The boss of Europe’s biggest construction project says there is “something wrong” with the bonus culture for executives in charge of multi billion-pound feats of engineering.
Mark Wild, Crossrail chief executive, called for an “honest conversation” about not incentivising bosses for failure.
With the Government’s £106bn High Speed 2 project formally given the green light earlier this year and Boris Johnson promising to “build, build, build”, Mr Wild said lessons must be learnt on taxpayer handouts to executives.
He said: “This is where Crossrail has caused trouble. Crossrail’s lessons are pretty profound. Crossrail hasn’t achieved its targets, has it? It has failed. Yet people were paid bonuses.
“There is something wrong. There is something not right.
“Crossrail has brought it into sharp relief. It is clearly one of the key lessons: how do you incentivise the executives when something hasn’t gone right. We are billions of pounds over budget and we are years late. It can’t be right that people were incentivised for that.”
Crossrail, which spears east-west under London, was originally scheduled to open in December 2018, but has been blighted by delays. The original budget of £15bn is now nearing £20bn.
Mr Wild, former managing director of London Underground, was appointed in November 2018. He is declining to take a bonus for the second year running. “No bonuses for Mark Wild in the last two years, and that was my decision,” he said. “You can incentivise me on opening this railway. It is pretty clear what my target is.”
Analysis by The Telegraph earlier this year revealed that Crossrail executives shared a bonus pool of more than £6.5m during the last decade, sparking calls for the money to be clawed back.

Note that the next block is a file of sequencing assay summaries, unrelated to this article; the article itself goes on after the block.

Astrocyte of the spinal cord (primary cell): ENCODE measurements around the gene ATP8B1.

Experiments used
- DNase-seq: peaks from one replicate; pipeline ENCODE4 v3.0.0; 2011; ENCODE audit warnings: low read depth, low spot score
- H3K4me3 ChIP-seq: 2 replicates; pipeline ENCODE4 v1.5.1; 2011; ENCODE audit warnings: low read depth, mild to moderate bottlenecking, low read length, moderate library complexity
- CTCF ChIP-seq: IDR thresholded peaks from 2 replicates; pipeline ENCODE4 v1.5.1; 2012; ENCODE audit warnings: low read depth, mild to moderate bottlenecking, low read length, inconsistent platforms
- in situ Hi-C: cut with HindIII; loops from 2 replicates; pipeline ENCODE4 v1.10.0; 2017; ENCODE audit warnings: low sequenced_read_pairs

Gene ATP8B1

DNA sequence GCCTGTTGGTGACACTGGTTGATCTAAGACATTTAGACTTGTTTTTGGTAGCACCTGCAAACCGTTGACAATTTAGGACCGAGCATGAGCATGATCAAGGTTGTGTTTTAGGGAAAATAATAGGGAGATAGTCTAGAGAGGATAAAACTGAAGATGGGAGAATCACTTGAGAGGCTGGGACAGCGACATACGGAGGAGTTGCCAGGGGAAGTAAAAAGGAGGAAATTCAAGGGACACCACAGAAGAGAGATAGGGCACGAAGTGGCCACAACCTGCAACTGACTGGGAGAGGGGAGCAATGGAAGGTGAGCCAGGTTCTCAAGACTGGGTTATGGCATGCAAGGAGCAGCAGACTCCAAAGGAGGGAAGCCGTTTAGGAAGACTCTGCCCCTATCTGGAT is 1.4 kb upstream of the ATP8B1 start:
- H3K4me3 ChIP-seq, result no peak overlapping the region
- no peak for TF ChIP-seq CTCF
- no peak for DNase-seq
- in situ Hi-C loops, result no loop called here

This weekend it emerged that Andy Byford, Transport for London commissioner, was calling for £80m of urgent funding to avoid Crossrail being “mothballed”.
However, Mr Wild said he was “very confident” that a revised opening “window” of between January and June 2022 would be achieved.
A Crossrail source later clarified that this assumes that additional funding from Westminster can be agreed.
A mayoral source said “TfL has stepped forward and taken on full responsibility for delivery of the Crossrail project and, at the Government’s insistence that ‘London pays’, the current funding proposal will see the vast majority of these costs covered by Greater London Authority borrowing.
"This offer was made to ministers months ago and would mean London would cover more than its fair share of a project whose financial benefits will overwhelmingly go to the Treasury. It is inconceivable that a deal cannot be done on terms so generous for the Government.”
A TfL spokesperson said: “TfL, the GLA and Government all continue to have discussions around the additional funding needed to complete the Crossrail project.”
Meanwhile, HS2 bonuses began being paid before the project was formally given the green light by the Prime Minister earlier this year. Analysis by The Telegraph of the project’s financial statements reveal more than £200,000 has been paid in executive incentives over the last five years.
HS2 chief executive Mark Thurston tops the Government’s senior officials “high earners” list, taking home base pay of £625,000.
Of the 517 people on the list, 48 are employed by HS2, with an average basic salary of £215,000. By comparison, some 29 officials from the Ministry of Defence are disclosed on the list of civil and public servants that earn more than £150,000.
A spokesman for HS2 said earlier this year: “Since Mark Thurston became CEO in 2017, HS2 Ltd has not operated outside of its annual budget.
“The company recently completed a robust project cost estimate, which provided total clarity to ministers as to how much the project will cost. The Government took this new cost detail into account when deciding to go ahead with the project.”